Like ringtones for hybrids… Boosting awareness the techie way

maxpriusWhat’s your hybrid sound like? That’s the question that Max asks in the “Jetta TDI Meets Prius” Volkswagen commercial. Max is referring to the fact that the Prius lacks a cool sound.  Coolness seems to be the least of its problems.  As far as the safety experts are concerned, a bigger issue is the threat hybrids pose if pedestrians, children and others who can’t hear them approaching.  To address this problem, manufacturers of hybrid cars are looking into ways to create digitally enhanced vroom sounds.

fiskerkarmaAccording to a story appearing in The New York Times (“Hybrid Cars May Include Fake Vroom for Safety” by Jim Motavalli ), working with Hollywood special-effects wizards, some hybrid auto companies have started tinkering in sound studios, rather than machine shops, to customize engine noises. The Fisker Karma, an $87,900 plug-in hybrid expected to go on sale next year, will emit a sound – pumped out of speakers in the bumpers – that the company founder, Henrik Fisker, describes as “a cross between a starship and a Formula One car.”

The story also quotes a spokesperson for BMW mentioning how one possibility is choosing your own noise.

Paul Scott of Santa Monica, Calif. the vice president of the advocacy group Plug In America, told The Times that he often rolls down the windows along busy streets and turns up his radio so people know his virtually silent 2002 Toyota RAV4 electric car is there. He also said he would prefer giving drivers control over whether the motor makes noise, unlike, say, the Fisker Karma, which will make its warning noise automatically.

“Quiet cars need to stay quiet – we worked so hard to make them that way,” he said. “It’s the driver’s responsibility not to hit somebody.”

Using the word noise in the context of a “green machine” has people flipping out.

Motavalli’s story ran on Tuesday. By Friday, he found himself doing a blog post on the reaction to it.

“Anti-noise activists have weighed in. In an e-mail statement, Arline Bronzaft, chairwoman of the noise committee of the Council on the Environment of New York City, and Les Blomberg of the Noise Pollution Clearinghouse, said that “individuals who have worked in the noise field for many years, hoping to lessen the din of our environment, because of the adverse impacts of noise on mental and physical health and well-being, must become part of research team working on such solutions.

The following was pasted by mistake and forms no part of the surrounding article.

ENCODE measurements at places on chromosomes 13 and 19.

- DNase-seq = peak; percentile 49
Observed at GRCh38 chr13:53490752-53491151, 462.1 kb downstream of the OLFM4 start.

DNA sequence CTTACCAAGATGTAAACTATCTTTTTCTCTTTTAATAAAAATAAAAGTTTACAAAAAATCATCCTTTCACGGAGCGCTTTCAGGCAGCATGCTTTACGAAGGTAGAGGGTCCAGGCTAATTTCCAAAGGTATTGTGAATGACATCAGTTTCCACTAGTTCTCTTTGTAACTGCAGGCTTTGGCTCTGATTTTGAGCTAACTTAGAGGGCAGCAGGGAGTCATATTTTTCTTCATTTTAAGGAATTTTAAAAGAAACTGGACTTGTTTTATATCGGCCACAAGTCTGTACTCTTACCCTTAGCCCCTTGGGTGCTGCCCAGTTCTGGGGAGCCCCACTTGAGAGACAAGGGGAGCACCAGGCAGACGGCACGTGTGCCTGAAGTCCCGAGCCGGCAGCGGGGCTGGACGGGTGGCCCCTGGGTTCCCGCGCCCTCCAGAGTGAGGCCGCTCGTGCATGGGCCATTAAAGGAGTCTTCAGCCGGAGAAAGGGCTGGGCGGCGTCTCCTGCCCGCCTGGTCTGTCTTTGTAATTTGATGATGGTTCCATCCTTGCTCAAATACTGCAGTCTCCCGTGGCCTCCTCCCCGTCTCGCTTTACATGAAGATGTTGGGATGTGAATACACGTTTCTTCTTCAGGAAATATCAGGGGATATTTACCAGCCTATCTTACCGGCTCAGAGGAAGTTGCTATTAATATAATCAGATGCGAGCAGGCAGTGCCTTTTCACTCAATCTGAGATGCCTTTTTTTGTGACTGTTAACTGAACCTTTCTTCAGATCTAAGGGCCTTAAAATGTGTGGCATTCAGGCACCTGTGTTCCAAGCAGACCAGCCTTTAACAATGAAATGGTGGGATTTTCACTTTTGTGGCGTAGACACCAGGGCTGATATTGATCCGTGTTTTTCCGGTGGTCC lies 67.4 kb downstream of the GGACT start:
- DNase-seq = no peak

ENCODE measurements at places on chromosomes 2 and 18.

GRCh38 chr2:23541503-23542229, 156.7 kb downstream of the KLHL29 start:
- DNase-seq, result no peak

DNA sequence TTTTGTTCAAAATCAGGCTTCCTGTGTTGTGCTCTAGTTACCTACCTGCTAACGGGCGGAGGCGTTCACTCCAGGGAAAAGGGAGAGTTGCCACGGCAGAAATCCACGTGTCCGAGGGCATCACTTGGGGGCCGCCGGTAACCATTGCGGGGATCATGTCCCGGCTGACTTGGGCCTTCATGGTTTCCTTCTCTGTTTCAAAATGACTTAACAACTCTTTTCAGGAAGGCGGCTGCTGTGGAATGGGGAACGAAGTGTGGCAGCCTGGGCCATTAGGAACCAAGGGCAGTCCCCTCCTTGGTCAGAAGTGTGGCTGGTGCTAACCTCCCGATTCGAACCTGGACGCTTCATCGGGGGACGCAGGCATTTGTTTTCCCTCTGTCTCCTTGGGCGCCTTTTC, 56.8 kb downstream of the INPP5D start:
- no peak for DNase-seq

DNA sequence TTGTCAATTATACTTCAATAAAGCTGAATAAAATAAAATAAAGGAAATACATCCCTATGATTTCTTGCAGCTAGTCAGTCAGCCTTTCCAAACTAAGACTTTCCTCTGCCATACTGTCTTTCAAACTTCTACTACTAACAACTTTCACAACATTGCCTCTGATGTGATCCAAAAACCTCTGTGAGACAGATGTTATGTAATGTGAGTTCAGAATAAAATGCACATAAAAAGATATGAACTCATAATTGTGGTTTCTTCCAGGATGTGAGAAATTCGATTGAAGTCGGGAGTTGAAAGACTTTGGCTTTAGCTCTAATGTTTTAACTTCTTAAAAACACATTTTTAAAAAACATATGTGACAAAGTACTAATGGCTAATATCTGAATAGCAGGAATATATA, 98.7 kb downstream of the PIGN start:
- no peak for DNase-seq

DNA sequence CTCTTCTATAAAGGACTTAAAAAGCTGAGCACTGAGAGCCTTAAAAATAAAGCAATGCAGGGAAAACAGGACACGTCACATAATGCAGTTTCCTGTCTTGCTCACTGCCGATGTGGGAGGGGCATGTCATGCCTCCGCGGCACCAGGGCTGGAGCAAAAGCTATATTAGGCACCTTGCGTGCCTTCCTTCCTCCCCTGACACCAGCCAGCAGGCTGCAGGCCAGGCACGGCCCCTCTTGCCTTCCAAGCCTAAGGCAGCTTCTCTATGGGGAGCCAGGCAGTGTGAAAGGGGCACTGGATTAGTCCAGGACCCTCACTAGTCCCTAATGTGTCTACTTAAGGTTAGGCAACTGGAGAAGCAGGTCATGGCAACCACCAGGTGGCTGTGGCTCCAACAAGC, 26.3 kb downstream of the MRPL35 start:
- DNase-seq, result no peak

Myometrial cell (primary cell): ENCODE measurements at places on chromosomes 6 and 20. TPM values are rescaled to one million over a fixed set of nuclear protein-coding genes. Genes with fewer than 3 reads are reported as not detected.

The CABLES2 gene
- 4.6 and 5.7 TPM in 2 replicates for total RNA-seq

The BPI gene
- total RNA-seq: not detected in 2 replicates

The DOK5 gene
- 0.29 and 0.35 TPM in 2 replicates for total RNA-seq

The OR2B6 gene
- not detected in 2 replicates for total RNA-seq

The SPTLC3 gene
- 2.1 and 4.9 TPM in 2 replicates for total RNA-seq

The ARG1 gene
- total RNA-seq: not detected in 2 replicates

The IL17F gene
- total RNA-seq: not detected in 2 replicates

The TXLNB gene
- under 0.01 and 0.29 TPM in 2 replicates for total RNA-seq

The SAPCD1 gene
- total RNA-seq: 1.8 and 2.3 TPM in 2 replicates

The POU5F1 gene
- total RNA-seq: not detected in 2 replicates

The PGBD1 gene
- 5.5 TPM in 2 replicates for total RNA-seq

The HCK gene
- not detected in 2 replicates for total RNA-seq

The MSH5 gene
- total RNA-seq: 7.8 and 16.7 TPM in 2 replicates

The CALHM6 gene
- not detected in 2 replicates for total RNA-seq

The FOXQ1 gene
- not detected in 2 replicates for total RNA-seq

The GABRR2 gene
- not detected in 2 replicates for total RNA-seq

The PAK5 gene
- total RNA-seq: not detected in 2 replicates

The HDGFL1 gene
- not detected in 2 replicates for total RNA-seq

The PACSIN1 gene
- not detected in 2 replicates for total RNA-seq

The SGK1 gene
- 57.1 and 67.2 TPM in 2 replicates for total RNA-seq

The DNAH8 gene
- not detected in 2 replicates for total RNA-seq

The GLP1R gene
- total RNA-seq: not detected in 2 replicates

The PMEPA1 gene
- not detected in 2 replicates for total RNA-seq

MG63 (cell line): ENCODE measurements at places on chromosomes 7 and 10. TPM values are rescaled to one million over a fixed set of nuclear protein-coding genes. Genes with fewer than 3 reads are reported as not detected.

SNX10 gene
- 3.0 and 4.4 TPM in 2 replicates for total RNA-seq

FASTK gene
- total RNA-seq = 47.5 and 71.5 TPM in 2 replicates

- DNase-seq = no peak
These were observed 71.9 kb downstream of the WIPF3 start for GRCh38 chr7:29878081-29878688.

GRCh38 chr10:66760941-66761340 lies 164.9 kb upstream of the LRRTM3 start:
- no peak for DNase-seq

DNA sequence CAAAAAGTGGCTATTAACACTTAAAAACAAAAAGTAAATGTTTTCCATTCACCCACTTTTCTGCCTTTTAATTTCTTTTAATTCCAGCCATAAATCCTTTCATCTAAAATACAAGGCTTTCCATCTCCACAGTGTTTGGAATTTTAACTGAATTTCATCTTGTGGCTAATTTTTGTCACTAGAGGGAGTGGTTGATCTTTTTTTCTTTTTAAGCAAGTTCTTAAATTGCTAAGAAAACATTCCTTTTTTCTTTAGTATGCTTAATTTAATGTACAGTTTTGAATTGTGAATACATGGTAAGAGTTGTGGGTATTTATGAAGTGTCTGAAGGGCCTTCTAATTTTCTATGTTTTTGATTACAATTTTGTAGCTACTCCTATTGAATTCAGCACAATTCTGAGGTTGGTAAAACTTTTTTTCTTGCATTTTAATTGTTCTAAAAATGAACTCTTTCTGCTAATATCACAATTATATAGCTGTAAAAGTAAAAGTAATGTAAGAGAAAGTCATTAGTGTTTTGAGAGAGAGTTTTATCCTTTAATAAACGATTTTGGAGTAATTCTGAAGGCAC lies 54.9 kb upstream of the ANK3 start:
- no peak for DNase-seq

Comments were hot and heavy too (234 at last count).  Here’s one example:

“I suppose that when autos replaced horses, there were some who thought there should be an artificial “clip clop” to warn pedestrians.

How about just requiring that people look both ways before crossing the street?

They’re not going to hear your car’s artificial noise unless it’s a siren, since they’re plugged into their iPods anyway.”

This reader makes a good point.   I’ve written before about how you can’t legislate against stupidity.  I’ve also written about the need for heightened awareness.

Helicoptering out a bit, the thing that’s interesting is that there may be an optional technical means that can be used in a due diligence sort of way to let people know you are there. That’s pretty cool. It also reminded me of something else I recently read. Volvo is working on technology helps the drivers stay out of trouble by “detecting” pedestrians and slowing down the vehicle.

Check out this video.

I think it is great the engineers have come up with a “driver assist” capability. However, my feeling is that it should be considered a safety net/last resort. There’s no excuse for driving unaware of your surroundings.

No matter whether you are behind the wheel or moving near a car, truck, train, etc., it is your responsibility to be super-alert. And if it takes a ringtone-like sound outside a car, an alarm inside a car, or a brake override to serve as a reminder, then so be it.

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What’s your hybrid sound like?

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